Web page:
Community Action and SNAP E&T:
A Flexible Approach to CAA Involvement
Learn to distinguish between grantee and contractor relationships
States administer SNAP E&T programs and services offered by CAAs through grant agreements and contracts. The method varies by state and depends on each state’s preferred type of relationship with a third-party partner. Prior to entering into any SNAP E&T arrangement, a CAA should understand the type of agreement that governs the relationship with the state, as the duties and obligations of subgrantees differ from those of contractors.
Generally speaking, under a grant agreement, a grantor awards funds to a grant recipient, who agrees to use those funds in furtherance of a programmatic purpose. The recipient must use the funds received for the agreed-upon aim and according to the terms and conditions that govern the agreement, including any applicable laws related to allowable uses of funds, eligibility for benefits and services, reporting, and more. The grant recipient’s performance will be measured in relation to whether objectives of the award were met. Grants are awarded through a competitive application process.
When a CAA contracts with the federal or state government as a vendor, it does so to provide the government with goods or services for the government’s benefit. Contractors typically provide similar goods and services to many different purchasers, and what they provide is usually within their normal business operations. Contracts are awarded through a procurement process, which specifies the type of rate/price quote or bid proposal required for the good or service needed. Often, the goods and services provided are ancillary to the operation of the government program for which they are provided. While government contractors do not have to typically comply with programmatic requirements in the same way that grantees do (unless, for example, the contractor is involved in program service delivery), they are required to comply with requirements specifically applicable to government contracts.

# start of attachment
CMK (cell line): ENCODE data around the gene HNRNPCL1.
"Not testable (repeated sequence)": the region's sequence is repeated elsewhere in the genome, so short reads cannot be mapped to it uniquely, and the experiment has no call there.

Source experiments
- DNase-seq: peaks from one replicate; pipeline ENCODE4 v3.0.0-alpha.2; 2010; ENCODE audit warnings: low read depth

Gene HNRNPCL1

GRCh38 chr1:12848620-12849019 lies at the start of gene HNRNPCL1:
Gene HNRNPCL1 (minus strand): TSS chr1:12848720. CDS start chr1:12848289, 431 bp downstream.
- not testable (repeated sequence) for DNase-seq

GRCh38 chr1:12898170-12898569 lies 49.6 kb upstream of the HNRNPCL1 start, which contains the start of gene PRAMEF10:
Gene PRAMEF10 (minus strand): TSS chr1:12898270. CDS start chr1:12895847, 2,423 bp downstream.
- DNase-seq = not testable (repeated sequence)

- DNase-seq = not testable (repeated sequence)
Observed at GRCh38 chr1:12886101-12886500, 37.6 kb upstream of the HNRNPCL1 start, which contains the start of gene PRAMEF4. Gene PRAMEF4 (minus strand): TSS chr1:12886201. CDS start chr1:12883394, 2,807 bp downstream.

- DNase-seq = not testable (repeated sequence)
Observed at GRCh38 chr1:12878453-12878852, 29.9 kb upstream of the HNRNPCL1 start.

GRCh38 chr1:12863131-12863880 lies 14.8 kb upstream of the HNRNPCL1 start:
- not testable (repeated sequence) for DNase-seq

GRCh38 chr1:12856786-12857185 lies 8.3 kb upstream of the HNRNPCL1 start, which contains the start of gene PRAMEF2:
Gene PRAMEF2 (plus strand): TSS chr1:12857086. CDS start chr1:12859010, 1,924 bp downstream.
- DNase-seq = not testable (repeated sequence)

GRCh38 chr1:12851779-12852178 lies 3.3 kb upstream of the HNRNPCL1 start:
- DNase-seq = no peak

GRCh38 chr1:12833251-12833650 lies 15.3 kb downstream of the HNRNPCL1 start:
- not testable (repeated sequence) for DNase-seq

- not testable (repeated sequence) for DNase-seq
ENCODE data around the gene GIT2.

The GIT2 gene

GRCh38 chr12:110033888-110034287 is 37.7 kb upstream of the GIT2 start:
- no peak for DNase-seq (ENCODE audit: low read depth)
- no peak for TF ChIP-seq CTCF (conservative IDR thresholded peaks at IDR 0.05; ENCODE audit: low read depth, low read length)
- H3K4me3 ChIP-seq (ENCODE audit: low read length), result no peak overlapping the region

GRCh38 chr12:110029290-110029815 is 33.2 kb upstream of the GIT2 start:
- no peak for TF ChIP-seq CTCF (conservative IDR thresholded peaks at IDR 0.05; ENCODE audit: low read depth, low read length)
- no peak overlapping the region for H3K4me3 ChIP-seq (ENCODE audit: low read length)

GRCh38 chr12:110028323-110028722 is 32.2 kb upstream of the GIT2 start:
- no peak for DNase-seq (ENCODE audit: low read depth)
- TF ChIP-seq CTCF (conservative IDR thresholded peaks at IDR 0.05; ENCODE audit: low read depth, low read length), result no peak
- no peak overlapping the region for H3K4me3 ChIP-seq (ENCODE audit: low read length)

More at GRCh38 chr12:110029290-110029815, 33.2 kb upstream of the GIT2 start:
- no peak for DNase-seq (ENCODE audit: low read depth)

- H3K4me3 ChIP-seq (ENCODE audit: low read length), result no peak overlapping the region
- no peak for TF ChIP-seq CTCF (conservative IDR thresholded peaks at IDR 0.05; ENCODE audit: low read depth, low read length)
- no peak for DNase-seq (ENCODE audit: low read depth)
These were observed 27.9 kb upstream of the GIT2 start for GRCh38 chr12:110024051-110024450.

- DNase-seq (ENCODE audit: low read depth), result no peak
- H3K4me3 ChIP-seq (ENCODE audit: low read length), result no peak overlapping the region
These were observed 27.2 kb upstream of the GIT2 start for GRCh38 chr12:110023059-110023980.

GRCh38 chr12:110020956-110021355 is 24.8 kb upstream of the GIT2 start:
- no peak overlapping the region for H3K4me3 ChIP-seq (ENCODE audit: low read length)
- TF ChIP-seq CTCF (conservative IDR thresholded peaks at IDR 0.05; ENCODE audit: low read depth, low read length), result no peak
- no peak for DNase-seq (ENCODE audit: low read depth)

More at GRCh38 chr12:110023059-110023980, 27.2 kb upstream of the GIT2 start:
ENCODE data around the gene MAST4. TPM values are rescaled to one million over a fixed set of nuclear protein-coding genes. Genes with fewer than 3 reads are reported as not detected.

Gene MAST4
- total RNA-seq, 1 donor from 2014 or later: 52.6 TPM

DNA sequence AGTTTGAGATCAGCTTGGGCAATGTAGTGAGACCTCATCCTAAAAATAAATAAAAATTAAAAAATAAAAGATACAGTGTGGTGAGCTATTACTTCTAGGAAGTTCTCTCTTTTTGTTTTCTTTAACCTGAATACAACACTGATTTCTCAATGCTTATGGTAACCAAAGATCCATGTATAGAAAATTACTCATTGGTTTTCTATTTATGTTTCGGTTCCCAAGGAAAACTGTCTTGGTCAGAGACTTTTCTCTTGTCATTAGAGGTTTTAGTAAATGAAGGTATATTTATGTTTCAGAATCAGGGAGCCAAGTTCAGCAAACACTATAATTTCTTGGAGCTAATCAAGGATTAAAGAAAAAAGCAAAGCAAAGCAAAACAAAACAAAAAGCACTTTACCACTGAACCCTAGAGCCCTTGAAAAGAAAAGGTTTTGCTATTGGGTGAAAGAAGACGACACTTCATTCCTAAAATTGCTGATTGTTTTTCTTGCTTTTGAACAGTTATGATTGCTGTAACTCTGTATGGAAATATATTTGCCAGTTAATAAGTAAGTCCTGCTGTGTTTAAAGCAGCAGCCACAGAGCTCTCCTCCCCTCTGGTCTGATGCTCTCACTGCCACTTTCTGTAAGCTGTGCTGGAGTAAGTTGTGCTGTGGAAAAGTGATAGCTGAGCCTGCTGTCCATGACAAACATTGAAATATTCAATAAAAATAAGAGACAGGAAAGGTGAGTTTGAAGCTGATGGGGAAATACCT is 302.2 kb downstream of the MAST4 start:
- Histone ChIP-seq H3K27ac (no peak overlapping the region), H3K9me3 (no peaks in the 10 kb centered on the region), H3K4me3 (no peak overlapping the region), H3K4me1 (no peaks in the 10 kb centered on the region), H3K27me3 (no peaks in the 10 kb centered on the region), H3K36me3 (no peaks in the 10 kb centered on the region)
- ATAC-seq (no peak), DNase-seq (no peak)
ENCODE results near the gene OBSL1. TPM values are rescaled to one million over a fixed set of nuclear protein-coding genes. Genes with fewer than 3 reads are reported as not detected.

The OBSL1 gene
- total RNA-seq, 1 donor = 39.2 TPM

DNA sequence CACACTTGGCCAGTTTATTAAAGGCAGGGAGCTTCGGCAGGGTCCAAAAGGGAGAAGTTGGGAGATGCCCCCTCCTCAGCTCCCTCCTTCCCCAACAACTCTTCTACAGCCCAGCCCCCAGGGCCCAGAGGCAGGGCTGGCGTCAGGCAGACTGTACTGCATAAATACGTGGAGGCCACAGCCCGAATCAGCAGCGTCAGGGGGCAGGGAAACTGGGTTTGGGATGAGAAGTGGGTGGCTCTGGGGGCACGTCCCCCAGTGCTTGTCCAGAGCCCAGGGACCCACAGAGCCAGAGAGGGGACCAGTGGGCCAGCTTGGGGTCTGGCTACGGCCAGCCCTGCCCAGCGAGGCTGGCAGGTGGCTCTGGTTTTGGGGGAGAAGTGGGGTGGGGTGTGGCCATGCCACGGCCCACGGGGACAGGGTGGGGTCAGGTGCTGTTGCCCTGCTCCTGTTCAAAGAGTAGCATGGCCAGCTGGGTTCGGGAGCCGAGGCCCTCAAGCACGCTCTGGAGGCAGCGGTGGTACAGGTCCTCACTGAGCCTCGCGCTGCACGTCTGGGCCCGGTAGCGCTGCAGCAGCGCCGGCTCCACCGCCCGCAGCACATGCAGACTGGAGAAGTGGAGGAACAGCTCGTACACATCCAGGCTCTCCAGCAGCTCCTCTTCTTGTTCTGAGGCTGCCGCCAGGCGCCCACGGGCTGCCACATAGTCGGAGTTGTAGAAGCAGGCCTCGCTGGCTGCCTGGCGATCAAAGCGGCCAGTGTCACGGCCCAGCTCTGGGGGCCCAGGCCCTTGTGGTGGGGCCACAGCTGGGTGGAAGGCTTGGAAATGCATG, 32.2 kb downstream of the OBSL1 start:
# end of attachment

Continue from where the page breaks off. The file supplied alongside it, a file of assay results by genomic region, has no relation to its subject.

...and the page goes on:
Since each state takes its own approach to SNAP E&T agreements with third-party partners, a CAA should understand the type of agreement it is signing. Though CAAs are generally grantees (rather than contractors) with respect to federal funding streams such as CSBG, LIHEAP, Head Start, and Weatherization, states may sometimes issue contracts for services, rather than grants, for their SNAP E&T program. See the Uniform Guidance’s guidance on making subrecipient and contractor determinations, 2 C.F.R. § 200.331. This means a CAA must look at its state’s SNAP E&T plan and, more importantly, understand the obligations it is taking on pursuant to its agreement with the state to participate in the SNAP E&T program. Because the term “contract” is often used generically in both “contractor” and “grantee” relationships, a CAA should not assume that it is a contractor simply because it has a “contract” with the state to provide SNAP E&T services. When in doubt, a CAA should consult with an attorney licensed to practice law in its state to clarify the type of arrangement to be created, and what it obligates the organization to do.
Interested to see what a SNAP E&T grant agreement looks like? A redacted grant agreement between a state and CAA can be accessed here.
This project has been funded at least in part with Federal funds from the U.S. Department of Agriculture. The contents of this publication do not necessarily reflect the view or policies of the U.S. Department of Agriculture, nor does mention of trade names, commercial products, or organizations imply endorsement by the U.S. Government.